As administrator, John of Hoya brought most of Münster's royal castles (Landesburgen) under his control. In order to reduce his own costs as far as possible, he seized the estates of the bishop and income of the cathedral canons (Domherren). In addition, he introduced an excise duty on trade goods. The supporters of Walram in the cathedral chapter were prepared to negotiate in this eventuality. An agreement was reached that the Hoyas largely honoured, according to which at the next Landtag all the estates would appeal to the Pope to award the office of bishop to Eric of Hoya. In return the canons were guaranteed their former rights and income. The Landtag approved this arrangement.[5]

John of Cleves was one of the most important supporters of the Hoya party.

In January 1451, John of Hoya captured Dülmen Castle which had opposed him. Meanwhile, in ignorance of the unanimous support of the estates for Hoya, Pope Pope Nicholas V had appointed Walram of Moers as bishop. The town of responded to this by asking for a legal opinion from the University of Erfurt. Their judgement was that the estates did not have to accept the decision of the Pope because the Pope would not have known of Walram's unsuitability for the post.[6]

The Hoya family were also supported by the Duchy of Cleves. Duke John of Cleves hoped thereby to weaken the power of the Archbishop of Cologne. On 11 June 1451, the Treaty of Haus Dülmen was signed, sealing an alliance between Cleves and John of Hoya. As a reward for his support in the battle against Walram of Moers Cleves was given the estates of Dülmen and Stromberg. Cleves was not just a valuable military ally. Also important was his advocacy through Philip of Burgundy, an uncle of the duke, in Rome. Following the signing of the treaty, Cleves declared war on Walram of Moers.[6][7]

On the same day news arrived in Münster that Emperor Frederick III had conferred the regalia on Walram. After Walram had also received Papal confirmation, he removed several of his opponents from their high church offices and had the supporters of his opponent placed under a Papally-ordained interdict. Those affected appealed again to the University of Erfurt. The university judged the measures taken by Walram and the Archbishop of Cologne to be invalid. Philip of Burgundy intervened on behalf of the Hoya faction, writing a letter to Rome. Before taking any further steps, Rome decided to wait and see what position Nicholas of Cusa would take in this case.[8]

Outbreak of fighting[edit]

Cusa failed in his attempt to prevent an outbreak of fighting on behalf of the Pope.

Meanwhile, in the diocese, the feud broke out in the form of smaller operations. Most of the upper diocese was subsequently dominated by the Hoya faction; Walram only possessed the area around Ahaus, Vreden and Ottenstein.

Nicholas of Cusa was probably expected to instruct the Pope to replace both the earlier episcopal candidates with Conrad of Diepholz. Nicholas of Cusa, however, expressed opposition to the Hoyas. With the fall of Vreden, Walram also lost his last town in the Diocese of Moers. He notified Cusa on 21 January 1452 of his willingness to renounce the bishopric, provided it was possible to remove keep the Hoyas out and to make Conrad of Diepholz bishop instead.[9]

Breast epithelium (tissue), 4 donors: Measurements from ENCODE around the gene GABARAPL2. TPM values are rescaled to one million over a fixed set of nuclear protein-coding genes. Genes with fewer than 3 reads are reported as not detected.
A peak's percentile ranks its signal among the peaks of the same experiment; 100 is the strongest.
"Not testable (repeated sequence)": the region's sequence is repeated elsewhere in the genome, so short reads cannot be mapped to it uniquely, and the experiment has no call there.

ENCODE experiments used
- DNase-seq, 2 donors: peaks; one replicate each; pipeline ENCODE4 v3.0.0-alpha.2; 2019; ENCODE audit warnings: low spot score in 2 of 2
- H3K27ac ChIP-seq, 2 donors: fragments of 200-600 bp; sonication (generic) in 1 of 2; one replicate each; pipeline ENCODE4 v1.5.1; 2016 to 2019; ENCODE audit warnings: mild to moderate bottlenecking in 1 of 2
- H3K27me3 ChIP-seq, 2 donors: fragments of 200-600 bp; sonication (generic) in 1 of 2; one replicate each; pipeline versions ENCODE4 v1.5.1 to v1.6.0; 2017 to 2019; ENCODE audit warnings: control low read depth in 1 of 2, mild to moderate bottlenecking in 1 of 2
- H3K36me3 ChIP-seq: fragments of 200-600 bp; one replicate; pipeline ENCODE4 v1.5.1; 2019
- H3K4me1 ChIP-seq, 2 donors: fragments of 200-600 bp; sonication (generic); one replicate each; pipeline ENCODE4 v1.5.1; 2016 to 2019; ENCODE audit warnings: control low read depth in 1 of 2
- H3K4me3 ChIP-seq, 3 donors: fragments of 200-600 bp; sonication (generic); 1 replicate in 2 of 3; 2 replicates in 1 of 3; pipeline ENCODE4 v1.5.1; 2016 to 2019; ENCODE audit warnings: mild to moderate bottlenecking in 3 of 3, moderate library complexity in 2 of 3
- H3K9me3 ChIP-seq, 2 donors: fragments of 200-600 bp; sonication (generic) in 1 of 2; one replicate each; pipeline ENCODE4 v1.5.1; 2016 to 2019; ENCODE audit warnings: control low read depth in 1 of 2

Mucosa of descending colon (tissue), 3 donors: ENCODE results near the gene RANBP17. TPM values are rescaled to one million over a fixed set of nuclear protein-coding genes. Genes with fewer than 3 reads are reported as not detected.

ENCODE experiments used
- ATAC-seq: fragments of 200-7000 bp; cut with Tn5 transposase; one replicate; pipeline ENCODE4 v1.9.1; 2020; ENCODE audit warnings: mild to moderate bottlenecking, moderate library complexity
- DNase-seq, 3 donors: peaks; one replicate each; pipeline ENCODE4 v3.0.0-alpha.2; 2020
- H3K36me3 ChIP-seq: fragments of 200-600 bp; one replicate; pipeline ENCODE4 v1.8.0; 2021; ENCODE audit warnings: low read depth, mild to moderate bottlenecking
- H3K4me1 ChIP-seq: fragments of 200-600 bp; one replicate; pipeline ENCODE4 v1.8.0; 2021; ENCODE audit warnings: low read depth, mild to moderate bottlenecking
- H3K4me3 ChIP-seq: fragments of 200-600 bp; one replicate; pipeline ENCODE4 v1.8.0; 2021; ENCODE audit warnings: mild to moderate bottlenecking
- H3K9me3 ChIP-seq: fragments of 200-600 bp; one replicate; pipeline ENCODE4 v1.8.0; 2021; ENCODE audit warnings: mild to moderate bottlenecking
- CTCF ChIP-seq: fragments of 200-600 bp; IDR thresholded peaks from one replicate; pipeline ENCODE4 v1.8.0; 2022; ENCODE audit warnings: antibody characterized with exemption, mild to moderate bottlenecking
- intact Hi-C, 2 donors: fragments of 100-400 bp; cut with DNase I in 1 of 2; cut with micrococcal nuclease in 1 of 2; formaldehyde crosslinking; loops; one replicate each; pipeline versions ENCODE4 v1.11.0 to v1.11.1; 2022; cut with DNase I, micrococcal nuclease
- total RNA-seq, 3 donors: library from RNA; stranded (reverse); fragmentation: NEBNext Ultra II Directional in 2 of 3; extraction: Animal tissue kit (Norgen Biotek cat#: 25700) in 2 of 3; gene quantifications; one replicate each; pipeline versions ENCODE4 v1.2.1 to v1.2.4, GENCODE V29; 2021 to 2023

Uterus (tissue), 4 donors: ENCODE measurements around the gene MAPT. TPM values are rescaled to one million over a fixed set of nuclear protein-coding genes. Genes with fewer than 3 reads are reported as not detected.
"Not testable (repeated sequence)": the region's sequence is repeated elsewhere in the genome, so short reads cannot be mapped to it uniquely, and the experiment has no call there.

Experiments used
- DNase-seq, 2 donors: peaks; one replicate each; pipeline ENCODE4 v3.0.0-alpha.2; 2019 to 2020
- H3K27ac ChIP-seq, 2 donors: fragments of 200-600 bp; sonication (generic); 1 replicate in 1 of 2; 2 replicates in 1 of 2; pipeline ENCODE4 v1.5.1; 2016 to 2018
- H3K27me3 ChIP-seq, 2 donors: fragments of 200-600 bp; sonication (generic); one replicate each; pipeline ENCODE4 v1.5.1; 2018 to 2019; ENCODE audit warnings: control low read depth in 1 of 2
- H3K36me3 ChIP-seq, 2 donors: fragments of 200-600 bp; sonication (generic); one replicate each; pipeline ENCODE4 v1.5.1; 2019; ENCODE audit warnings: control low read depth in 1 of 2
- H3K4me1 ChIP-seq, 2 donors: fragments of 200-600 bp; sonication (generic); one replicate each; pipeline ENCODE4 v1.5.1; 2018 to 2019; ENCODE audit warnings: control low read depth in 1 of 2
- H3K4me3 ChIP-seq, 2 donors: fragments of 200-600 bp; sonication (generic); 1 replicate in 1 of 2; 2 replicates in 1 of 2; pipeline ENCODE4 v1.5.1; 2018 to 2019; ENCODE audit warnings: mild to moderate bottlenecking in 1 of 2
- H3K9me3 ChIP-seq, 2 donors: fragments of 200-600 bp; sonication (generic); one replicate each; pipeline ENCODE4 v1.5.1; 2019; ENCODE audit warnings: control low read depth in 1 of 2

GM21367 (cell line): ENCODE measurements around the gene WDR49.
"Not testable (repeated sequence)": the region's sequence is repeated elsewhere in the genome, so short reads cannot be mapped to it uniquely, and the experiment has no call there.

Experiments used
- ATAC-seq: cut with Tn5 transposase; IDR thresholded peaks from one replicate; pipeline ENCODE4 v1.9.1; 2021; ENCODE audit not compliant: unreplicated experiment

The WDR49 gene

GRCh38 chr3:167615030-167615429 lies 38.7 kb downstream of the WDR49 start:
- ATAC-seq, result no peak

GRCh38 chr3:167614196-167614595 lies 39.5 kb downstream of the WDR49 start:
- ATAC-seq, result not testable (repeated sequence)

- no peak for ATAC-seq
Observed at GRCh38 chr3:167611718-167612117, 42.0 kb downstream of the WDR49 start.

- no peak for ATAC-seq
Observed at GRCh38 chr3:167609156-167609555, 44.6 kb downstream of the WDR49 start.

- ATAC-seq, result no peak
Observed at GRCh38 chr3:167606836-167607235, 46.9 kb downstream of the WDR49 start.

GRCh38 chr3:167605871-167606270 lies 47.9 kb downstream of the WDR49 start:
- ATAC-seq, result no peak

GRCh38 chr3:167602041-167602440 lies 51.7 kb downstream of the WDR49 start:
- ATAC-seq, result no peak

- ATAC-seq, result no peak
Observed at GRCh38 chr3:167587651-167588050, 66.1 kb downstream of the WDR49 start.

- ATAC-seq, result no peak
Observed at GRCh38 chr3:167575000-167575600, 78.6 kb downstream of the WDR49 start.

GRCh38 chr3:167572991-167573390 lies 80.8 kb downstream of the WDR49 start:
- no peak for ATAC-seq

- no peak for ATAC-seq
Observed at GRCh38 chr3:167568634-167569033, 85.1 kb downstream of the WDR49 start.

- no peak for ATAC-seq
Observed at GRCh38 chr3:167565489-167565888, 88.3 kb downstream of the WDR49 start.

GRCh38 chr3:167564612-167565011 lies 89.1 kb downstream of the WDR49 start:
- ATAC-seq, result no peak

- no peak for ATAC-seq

The latter was supported inter alia by his uncle, Bishop Rudolf of Utrecht. From now on the Hoyas encountered increasingly strong military action, for example at the Siege of Ahaus. At the start of 1452 a mercenary arm defeated Hoya and the Münster troops and took large numbers of prisoners. On 2 February the supporters of Diepholz declared a feud against their opponents. Walram pledged the latter the remaining settlements he owned - Ahaus and Ottenstein - to Rudolf of Utrecht. In the diocese itself, sympathy grew for Conrad of Diepholz, whose candidature appeared to be an increasingly attractive alternative to the former aspirants. The estates sought therefore, on 6 October 1452 in Coesfeld, to reach a compromise, in order to get rid of both Walram of Moers and Eric of Hoya. All episcopal decisions since the death of Bishop Henry were declared null and void. In any case, these peace attempts failed. One reason was probably that John of Cleves continued to support Eric of Hoya.[10]

John of Hoya, who had previously left the town, returned to Münster. Supported by the lower levels of the town of Münster, John of Hoya transferred the diocesan regency in 1453 de jure to his brother Eric, so that the latter could prove himself as regent. Although the mayors of the towns opposed this, they eventually had to accept it under pressure from their townsfolk. Eric of Hoya was thereupon rendered homage in all the towns.[11]

Spread of the conflict[edit]

This pitched the conflict into a new phase. Rudolf of Utrecht declared a feud against the town of Münster and its three allies on 7 July 1453. He succeeded in capturing the town of Vreden which, shortly thereafter was retaken by John of Hoya. Rudolf of Utrecht took advantage of disputes in the enemy camp and took a number of towns. Against the background of the triumphant advance of his opponent, in 1454 John of Hoya forced the re-election of the town council in Münster which was sympathetic to his cause. The majority of the council came from the guilds and the common people, only a few hereditary patricians (Erbmänner) were represented. In Münster resistance to the harsh rule of the Hoyas started to increase. Moreover, in October 1454, the Hansetag demanded the restoration of the old council constitution.[12]

The allies around Walram of Moers and the Bishop of Utrecht managed to obtain assurances from the Pope, that all complaints from the opposite side to the Pope about spiritual penalties imposed by Walram were invalid. Those who aligned themselves with Walram were assured that they would receive absolution from any excommunication. Coesfeld was the first town to take advantage of the offer. This became the Walram's residence.